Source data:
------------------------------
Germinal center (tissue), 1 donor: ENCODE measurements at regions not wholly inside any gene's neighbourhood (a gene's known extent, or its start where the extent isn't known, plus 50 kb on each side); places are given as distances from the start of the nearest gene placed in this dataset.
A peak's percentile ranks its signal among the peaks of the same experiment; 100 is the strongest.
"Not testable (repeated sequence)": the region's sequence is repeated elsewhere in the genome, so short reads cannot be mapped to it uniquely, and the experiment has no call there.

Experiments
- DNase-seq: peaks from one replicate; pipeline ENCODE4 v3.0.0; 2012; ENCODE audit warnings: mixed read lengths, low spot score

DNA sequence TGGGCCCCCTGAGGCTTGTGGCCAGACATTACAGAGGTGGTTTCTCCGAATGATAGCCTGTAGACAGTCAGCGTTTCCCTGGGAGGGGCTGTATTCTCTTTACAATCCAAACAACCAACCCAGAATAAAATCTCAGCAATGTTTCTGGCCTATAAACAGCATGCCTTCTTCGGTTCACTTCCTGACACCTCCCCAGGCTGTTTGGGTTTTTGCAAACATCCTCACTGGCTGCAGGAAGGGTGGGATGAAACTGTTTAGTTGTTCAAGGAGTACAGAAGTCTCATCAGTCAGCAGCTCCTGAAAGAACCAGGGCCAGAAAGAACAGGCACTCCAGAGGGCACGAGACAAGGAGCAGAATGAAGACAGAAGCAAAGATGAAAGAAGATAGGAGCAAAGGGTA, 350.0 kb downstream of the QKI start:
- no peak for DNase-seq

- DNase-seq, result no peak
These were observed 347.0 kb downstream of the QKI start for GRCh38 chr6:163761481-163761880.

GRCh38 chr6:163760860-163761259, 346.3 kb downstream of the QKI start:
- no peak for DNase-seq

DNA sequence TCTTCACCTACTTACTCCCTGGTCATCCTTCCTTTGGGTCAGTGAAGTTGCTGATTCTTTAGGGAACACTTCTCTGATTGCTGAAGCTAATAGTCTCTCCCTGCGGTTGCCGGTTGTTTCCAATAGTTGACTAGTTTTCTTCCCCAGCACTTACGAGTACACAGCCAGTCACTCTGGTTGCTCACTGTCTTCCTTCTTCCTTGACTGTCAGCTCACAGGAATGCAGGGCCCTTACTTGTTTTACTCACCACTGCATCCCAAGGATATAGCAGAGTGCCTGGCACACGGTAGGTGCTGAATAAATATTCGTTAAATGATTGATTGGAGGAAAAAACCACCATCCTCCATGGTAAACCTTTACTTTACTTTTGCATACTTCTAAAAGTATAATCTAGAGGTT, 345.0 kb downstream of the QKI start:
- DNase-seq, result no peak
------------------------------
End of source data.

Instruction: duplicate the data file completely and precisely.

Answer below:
Germinal center (tissue), 1 donor: ENCODE measurements at regions not wholly inside any gene's neighbourhood (a gene's known extent, or its start where the extent isn't known, plus 50 kb on each side); places are given as distances from the start of the nearest gene placed in this dataset.
A peak's percentile ranks its signal among the peaks of the same experiment; 100 is the strongest.
"Not testable (repeated sequence)": the region's sequence is repeated elsewhere in the genome, so short reads cannot be mapped to it uniquely, and the experiment has no call there.

Experiments
- DNase-seq: peaks from one replicate; pipeline ENCODE4 v3.0.0; 2012; ENCODE audit warnings: mixed read lengths, low spot score

DNA sequence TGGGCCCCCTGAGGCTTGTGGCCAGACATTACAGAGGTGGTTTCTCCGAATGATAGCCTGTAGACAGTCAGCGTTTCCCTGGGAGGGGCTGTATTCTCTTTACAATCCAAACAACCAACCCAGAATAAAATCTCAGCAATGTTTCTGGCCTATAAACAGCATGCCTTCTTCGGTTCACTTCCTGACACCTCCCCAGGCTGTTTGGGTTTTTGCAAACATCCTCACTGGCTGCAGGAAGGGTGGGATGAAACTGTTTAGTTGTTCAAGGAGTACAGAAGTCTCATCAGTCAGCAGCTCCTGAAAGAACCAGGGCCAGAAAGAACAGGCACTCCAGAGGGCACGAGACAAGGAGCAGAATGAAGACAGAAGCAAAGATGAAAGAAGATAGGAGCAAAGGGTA, 350.0 kb downstream of the QKI start:
- no peak for DNase-seq

- DNase-seq, result no peak
These were observed 347.0 kb downstream of the QKI start for GRCh38 chr6:163761481-163761880.

GRCh38 chr6:163760860-163761259, 346.3 kb downstream of the QKI start:
- no peak for DNase-seq

DNA sequence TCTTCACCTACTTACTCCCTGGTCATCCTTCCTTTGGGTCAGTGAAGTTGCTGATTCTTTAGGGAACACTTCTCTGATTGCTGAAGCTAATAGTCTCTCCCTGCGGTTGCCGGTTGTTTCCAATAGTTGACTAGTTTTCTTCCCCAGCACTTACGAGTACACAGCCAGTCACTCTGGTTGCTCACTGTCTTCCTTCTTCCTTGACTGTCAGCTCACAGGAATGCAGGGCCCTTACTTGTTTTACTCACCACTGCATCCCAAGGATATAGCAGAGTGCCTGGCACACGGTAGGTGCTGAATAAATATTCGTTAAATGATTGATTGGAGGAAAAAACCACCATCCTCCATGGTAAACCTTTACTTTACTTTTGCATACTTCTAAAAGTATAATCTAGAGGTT, 345.0 kb downstream of the QKI start:
- DNase-seq, result no peak